Caleb Wallace is a member of the Honors cohort of 2020 who is majoring in Mathematics and Economics. Caleb is also a member of the E&H baseball team and the head of the Math Club. Following his time at Emory and Henry, Caleb plans to become a financial advisor.
Q: What is the Honors Program to you?
A: The Honors Program is not only a strong academic community but also a diverse intellectual community that takes student’s academic experiences to the next level by providing opportunities that will broaden experiences like you would not believe. The Honors Program consists of students from countless different backgrounds and is a collaboration of students who are seemingly different but in many ways working towards the same goals. The Honors Program itself undoubtedly pushes me to be the best student possible with expectations and requirements, but turning to my cohorts for information in other fields or advice and guidance in difficult work is what truly puts an indescribable amount of value in the Program.
Q: How would you describe the character of the Honors Program?
A: The Honors Program has phenomenal character, which is not developed through rules and regulations or some numbers on a page, but rather the work ethic and credibility established by members of the cohort as well as Dr. Boltwood and other advisors. The Program’s character is spoken for when one looks at the level of academic achievement within each cohort and the quality academic work that is produced as a result of an Honors contracted class or even a senior thesis. The exceptional quality of this additional work involved with being an Honors student is embraced by members of the cohort as an opportunity to better themselves, which ultimately speaks to the true character of the program.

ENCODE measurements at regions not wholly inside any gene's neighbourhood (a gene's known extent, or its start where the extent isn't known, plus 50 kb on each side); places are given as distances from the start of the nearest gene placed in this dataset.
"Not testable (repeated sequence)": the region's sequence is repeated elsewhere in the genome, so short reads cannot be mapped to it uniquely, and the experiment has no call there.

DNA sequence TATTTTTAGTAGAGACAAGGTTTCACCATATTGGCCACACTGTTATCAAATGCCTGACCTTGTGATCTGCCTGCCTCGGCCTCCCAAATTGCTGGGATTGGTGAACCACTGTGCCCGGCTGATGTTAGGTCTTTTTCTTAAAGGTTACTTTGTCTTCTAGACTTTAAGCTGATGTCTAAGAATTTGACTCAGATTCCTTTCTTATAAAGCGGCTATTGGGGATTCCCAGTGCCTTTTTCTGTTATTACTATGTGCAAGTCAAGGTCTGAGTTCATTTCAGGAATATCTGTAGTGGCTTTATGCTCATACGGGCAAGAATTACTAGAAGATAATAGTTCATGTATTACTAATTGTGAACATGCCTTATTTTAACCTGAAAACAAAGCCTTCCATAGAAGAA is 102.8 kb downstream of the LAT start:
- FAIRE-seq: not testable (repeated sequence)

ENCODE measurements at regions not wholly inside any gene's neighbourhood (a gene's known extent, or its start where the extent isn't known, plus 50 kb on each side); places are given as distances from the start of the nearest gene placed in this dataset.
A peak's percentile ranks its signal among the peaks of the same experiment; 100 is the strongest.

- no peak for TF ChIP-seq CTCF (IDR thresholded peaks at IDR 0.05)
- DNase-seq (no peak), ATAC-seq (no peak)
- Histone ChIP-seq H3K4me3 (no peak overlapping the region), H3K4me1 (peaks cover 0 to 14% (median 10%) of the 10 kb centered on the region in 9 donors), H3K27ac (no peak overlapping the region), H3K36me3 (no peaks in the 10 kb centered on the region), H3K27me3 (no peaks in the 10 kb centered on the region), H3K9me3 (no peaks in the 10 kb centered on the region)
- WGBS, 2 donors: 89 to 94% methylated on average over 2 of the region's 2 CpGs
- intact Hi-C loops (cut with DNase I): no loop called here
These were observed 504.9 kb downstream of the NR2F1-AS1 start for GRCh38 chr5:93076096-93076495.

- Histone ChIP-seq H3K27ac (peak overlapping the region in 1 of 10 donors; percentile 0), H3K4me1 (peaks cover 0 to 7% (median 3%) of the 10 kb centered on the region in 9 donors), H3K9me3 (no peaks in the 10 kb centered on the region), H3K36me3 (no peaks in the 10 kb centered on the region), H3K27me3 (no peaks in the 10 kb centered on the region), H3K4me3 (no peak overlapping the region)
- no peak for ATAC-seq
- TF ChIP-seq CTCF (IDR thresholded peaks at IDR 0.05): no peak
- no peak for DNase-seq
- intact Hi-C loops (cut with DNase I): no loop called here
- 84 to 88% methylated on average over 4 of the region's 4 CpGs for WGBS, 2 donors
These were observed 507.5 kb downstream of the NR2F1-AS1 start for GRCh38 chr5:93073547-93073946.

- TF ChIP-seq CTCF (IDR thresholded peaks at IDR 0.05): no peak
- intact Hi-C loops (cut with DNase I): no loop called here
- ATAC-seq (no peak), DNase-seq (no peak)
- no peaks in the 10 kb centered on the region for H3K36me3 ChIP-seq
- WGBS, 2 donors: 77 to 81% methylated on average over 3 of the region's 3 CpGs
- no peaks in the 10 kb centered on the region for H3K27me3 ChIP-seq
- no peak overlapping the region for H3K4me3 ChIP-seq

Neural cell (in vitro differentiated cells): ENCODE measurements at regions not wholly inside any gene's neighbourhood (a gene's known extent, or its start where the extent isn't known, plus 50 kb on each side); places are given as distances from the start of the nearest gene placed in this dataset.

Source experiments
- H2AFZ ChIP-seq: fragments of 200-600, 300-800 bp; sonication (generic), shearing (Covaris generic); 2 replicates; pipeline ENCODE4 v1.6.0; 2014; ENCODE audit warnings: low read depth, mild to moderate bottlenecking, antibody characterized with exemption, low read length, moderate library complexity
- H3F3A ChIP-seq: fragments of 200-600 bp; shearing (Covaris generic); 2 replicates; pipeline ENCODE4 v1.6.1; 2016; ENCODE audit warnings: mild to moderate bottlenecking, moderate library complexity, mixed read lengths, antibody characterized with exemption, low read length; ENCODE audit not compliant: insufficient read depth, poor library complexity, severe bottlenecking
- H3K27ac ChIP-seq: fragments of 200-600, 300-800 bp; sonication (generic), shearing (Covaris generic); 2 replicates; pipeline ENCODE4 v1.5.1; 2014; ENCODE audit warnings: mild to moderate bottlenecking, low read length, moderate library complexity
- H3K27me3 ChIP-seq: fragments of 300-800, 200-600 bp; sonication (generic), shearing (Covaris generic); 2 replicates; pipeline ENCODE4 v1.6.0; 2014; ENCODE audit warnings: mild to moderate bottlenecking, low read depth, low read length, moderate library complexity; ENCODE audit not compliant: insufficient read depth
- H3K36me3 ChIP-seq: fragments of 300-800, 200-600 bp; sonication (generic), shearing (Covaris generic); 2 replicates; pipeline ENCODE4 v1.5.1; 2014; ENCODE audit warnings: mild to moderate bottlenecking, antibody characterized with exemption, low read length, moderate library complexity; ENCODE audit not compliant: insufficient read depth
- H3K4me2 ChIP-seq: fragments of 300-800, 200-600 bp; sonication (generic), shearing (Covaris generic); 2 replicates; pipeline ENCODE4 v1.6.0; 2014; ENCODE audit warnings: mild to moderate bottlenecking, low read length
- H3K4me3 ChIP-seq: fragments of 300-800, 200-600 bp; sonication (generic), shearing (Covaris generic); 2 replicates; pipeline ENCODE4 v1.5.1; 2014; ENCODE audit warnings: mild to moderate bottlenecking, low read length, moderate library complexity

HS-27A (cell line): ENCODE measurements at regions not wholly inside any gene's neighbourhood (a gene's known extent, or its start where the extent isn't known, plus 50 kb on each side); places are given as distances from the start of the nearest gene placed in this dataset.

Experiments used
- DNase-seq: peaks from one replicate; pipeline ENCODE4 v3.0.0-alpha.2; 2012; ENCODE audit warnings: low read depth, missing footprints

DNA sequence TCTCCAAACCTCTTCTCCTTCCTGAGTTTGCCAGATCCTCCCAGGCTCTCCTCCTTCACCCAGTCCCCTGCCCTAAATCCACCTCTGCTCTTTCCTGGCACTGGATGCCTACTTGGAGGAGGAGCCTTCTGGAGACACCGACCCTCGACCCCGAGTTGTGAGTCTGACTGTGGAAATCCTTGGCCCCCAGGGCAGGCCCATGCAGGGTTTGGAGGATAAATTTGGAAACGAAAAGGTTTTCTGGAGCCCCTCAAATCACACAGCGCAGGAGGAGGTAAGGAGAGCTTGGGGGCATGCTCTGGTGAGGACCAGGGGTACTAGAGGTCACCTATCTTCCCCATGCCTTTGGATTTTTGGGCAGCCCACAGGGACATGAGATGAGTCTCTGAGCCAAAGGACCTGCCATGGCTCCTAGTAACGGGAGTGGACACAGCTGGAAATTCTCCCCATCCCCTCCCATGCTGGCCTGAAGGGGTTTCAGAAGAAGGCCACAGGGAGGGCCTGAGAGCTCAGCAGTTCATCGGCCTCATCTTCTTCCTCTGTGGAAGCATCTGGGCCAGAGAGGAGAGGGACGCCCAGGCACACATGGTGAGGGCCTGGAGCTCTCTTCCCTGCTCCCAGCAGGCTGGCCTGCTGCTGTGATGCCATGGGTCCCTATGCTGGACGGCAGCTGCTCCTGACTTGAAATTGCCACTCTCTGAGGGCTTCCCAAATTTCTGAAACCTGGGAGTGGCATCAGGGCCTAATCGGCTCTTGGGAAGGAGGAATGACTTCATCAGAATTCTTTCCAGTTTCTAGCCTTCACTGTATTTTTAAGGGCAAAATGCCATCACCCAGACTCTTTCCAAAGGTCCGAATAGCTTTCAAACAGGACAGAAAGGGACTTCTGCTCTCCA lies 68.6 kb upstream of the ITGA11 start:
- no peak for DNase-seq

Q: What advice would you give to First Year Honors Scholars?
A: Making the choice to take a class or dive into scholarly work that may seem far-fetched at the time is never a wrong decision. In fact, this is the best decision one can make, especially early in their academic career. Given that Honors students have opportunities to get into popular or upper-level classes, first-year Honors scholars should take advantage of this by stepping outside of their comfort zone and enrolling in courses that may seem completely unrelated to the occupation they desire to pursue at the time. Your academic career will undoubtedly swing in 100 different directions and probably end up somewhere you could have never foreseen, so make the most of the roller coaster ride by broadening your horizons and giving yourself the chance to be enveloped in more than what you anticipated.
Q: What is one of your most significant experiences at E&H?
A: One of the most significant experiences I’ve had was the trip to New York City at the conclusion of my freshman year. The trip was brilliantly designed, with plenty of time to explore the city and plenty of chances to see and do everything I wanted. The significance of the trip was not sight-seeing and experiencing the things you see on TV such as Times Square or the Empire State Building as much as it was experiencing so many different cultures in one city. Living in a rural area with a fairly low population and going to school in a similar area such as Emory, we often times are not exposed to several different cultures. In NYC, I was able to experience Chinese, Japanese, Italian, and Thai cultures, which opened my eyes to how very different our world is, but at the same time how similar all of humanity is.